Letters to the business editor

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Connect industry, youths

The Sept. 28 article "Production Jobs Rare For Young Workers" sheds light on a growing concern for some of the region's key employment sectors -- older workers with jobs in manufacturing, education and health care are expected to leave jobs faster than employers can find qualified younger workers to replace them.

As pointed out in the article, and in the report on which the article was based, there's no question that when workers retire, they take with them a lifetime of skills, knowledge, experience and relationships, and employers will struggle -- and spend -- to bridge that gap.

But overlooked and vital to stress is that there is no lack of opportunity for young people to enter these key sectors. Young people, rather, aren't choosing these careers, often opting instead for a four-year college degree. It's this disconnect that will ultimately impact the regional economy.

Understanding and bridging that disconnect has been the focus of numerous youth-focused collaborations throughout Pittsburgh and Allegheny County.

The Allegheny Conference on Community Development and the Energy Alliance of Greater Pittsburgh recently released a workforce analysis emphasizing the need for a cooperative investment to skill young talent for high-demand, hard-to-fill occupations in the energy sector.

And the Three Rivers Workforce Investment Board sees career and technical centers as a key component to fulfilling the needs of the region's employers now and in the future. By connecting employers and training providers, and educating youth about the opportunities available in the region, we are seeking to build the pipeline of qualified workers prepared to step in where others leave off.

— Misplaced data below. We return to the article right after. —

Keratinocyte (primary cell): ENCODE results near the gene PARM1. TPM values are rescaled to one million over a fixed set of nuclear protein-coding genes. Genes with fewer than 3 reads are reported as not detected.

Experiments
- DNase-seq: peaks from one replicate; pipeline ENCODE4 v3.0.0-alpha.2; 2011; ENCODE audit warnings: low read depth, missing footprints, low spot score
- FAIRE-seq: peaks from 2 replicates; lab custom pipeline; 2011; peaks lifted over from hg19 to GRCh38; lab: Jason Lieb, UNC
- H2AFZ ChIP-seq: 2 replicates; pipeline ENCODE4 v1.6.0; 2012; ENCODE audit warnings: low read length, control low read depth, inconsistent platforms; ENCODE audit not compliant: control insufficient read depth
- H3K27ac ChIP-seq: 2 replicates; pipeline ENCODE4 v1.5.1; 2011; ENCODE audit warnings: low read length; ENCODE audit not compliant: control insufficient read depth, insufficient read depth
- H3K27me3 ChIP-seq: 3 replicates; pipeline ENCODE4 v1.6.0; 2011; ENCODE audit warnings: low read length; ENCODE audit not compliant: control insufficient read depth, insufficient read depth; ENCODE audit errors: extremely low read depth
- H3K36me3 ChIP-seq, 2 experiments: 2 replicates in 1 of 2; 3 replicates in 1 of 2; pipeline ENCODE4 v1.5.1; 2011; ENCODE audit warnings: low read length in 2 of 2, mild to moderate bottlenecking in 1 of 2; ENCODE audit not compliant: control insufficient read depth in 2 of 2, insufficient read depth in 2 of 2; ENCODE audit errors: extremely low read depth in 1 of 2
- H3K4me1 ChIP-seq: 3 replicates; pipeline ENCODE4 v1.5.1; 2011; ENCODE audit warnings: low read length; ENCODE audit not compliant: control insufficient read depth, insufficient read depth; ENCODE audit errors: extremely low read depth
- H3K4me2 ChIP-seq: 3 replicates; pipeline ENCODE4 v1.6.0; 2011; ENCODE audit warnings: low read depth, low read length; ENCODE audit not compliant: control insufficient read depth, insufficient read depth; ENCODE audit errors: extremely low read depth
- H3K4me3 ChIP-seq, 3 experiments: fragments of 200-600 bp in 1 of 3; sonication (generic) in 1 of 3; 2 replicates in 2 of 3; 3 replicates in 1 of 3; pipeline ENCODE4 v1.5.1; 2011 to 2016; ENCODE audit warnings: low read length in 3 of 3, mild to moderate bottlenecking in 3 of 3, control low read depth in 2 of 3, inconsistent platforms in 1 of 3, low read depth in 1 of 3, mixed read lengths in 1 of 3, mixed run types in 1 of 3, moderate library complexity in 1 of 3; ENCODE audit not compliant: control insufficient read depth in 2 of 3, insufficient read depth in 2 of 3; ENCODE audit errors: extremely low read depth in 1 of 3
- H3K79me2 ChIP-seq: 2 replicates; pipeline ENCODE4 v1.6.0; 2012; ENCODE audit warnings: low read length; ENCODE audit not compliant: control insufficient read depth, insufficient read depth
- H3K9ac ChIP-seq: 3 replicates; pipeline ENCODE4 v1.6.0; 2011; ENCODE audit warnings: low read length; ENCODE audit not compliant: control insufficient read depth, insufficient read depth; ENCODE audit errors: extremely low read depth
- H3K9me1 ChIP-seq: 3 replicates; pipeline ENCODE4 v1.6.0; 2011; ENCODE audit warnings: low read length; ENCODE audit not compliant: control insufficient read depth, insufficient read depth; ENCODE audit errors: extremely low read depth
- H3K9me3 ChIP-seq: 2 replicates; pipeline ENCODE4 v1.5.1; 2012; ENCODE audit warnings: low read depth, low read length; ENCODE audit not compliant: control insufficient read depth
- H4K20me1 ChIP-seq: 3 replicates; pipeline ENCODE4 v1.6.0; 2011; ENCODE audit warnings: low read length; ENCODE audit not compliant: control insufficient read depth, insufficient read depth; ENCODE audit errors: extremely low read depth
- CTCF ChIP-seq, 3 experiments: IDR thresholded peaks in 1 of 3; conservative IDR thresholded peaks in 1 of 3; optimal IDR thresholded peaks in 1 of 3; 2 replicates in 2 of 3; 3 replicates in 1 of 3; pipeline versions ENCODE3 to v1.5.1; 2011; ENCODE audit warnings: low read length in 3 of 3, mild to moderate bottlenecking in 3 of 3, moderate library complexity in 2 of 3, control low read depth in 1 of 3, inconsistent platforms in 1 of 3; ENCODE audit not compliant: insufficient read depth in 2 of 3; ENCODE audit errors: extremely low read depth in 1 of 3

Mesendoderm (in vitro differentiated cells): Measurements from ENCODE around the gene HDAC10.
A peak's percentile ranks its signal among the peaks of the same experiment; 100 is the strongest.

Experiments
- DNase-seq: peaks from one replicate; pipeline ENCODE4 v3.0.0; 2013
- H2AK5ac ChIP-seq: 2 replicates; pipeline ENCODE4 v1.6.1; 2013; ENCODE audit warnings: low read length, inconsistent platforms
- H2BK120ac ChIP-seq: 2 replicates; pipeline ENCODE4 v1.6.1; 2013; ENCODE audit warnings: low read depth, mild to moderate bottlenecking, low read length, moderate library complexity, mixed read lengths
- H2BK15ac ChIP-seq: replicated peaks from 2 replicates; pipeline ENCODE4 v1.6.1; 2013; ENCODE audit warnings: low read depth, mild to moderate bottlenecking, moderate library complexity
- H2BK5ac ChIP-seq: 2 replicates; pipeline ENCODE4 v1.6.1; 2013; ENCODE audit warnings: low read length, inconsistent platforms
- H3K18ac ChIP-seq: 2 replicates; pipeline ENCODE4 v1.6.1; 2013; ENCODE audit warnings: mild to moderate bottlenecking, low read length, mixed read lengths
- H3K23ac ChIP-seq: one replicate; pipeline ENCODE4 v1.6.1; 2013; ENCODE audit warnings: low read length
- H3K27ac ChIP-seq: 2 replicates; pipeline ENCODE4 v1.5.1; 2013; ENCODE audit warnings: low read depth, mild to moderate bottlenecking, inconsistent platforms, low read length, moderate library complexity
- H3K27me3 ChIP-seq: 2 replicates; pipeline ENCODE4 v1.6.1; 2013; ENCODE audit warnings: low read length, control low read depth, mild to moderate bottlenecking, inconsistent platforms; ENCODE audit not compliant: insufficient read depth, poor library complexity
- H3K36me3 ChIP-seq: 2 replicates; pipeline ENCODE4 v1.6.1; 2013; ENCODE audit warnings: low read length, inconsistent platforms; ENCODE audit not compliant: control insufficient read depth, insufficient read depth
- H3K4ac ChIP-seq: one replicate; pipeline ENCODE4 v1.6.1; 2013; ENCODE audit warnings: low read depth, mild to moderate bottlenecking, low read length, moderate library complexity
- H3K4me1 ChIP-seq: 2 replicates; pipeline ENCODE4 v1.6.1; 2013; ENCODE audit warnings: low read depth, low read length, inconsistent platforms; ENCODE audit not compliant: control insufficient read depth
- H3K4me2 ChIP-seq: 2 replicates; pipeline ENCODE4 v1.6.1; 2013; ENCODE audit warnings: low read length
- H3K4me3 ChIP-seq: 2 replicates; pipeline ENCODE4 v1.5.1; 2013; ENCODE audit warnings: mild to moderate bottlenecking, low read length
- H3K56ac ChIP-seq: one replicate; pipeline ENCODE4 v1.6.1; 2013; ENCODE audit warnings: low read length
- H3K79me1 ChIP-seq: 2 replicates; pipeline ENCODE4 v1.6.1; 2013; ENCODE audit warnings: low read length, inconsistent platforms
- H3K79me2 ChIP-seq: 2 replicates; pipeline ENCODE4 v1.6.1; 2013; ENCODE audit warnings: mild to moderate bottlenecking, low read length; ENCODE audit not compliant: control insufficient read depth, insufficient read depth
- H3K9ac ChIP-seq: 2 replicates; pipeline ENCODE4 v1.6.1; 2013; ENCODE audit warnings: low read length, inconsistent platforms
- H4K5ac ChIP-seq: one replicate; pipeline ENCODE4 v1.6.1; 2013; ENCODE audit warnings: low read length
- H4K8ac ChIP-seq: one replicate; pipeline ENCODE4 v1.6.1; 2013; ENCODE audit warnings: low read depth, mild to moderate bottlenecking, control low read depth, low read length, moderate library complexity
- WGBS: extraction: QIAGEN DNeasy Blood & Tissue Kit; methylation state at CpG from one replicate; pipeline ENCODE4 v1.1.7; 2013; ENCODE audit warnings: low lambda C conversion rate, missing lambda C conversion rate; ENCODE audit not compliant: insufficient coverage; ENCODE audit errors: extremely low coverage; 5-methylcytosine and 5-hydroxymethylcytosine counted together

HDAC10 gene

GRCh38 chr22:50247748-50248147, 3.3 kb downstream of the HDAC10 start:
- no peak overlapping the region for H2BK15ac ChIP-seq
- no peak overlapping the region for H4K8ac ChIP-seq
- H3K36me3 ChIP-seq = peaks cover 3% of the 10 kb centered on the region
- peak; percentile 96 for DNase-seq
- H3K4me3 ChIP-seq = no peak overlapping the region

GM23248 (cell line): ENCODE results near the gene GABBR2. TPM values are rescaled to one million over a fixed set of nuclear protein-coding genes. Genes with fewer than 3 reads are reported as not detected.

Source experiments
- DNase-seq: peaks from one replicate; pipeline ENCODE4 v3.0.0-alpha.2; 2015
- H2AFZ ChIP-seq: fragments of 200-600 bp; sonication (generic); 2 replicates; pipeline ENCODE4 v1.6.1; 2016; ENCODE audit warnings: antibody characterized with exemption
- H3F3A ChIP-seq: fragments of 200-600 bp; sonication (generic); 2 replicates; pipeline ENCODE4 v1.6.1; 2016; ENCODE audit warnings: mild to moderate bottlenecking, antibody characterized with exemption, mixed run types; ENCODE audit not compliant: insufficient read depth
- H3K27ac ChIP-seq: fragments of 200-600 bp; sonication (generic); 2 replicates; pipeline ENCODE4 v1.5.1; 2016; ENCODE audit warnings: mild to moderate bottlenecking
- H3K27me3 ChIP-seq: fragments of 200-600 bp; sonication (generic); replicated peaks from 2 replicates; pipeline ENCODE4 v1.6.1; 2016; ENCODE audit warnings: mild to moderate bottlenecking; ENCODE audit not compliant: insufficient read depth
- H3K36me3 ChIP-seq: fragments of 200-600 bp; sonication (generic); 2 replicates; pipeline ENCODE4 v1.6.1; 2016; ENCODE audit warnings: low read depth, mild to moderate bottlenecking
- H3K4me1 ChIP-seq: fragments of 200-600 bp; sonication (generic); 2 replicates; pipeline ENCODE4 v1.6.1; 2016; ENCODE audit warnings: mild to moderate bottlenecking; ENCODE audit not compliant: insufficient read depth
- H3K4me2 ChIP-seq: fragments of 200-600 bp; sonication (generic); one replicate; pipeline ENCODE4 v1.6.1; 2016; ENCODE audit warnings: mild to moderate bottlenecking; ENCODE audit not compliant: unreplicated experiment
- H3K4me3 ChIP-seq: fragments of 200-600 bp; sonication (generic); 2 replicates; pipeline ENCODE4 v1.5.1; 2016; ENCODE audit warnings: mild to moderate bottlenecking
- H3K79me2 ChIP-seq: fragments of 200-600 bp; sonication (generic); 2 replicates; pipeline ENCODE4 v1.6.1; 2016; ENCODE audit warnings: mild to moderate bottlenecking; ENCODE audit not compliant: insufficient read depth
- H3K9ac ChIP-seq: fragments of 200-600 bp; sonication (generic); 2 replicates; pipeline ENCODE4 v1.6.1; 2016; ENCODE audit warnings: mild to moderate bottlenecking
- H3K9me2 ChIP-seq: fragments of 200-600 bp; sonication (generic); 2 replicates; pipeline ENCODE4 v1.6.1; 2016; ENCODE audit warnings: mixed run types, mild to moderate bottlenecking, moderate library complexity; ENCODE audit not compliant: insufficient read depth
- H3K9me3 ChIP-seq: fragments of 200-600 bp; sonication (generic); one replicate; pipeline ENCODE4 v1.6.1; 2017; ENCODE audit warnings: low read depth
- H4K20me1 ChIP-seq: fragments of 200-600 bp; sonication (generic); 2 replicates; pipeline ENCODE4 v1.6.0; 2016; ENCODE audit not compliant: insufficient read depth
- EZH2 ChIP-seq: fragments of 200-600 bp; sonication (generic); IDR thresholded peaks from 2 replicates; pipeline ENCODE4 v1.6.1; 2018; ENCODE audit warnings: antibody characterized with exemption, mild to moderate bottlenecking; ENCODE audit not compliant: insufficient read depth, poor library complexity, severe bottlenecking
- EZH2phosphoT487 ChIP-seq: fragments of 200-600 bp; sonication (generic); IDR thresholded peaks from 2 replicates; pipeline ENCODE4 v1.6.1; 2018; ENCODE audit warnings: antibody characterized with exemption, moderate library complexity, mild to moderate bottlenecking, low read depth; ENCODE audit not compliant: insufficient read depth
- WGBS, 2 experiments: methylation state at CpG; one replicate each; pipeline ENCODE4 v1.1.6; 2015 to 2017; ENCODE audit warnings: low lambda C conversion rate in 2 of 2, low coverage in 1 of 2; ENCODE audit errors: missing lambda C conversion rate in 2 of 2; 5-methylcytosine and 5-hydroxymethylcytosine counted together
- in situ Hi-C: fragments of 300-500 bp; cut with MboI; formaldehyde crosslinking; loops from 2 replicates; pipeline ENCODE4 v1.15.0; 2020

CEO, Three Rivers Workforce Investment Board

Patient-physician trust key

In a business that is supposed to be patient- oriented, why does it seem like patients are the ones losing out? "Patients May Suffer As Doctors Switch Practices, Health Systems," Sept. 26, is an all-too-true article that hits a personal nerve.

Showing up to an appointment and finding out a trusted health practitioner left without notice is rather upsetting, if not harmful, as I have learned from my personal experience. An article published in the Journal of Family Practice that studied the strength of physician-patient relationships in primary care, found that continuity of care significantly predicted voluntary patient disenrollment.

In addition, a patient's trust in their physician and their assessments in how well the physician knows them were leading predictors of patients' loyalty to their primary care physician's practice.

One study found that as the length of patient-physician relationship increased, scores on communication, accumulated knowledge of the patient by the physician, and trust improved -- and trust predicted delivery of preventive services.

It simply cannot be denied that trust between a patient and his or her physician is essential, which can only be built through time and quality of experience.

North Oakland



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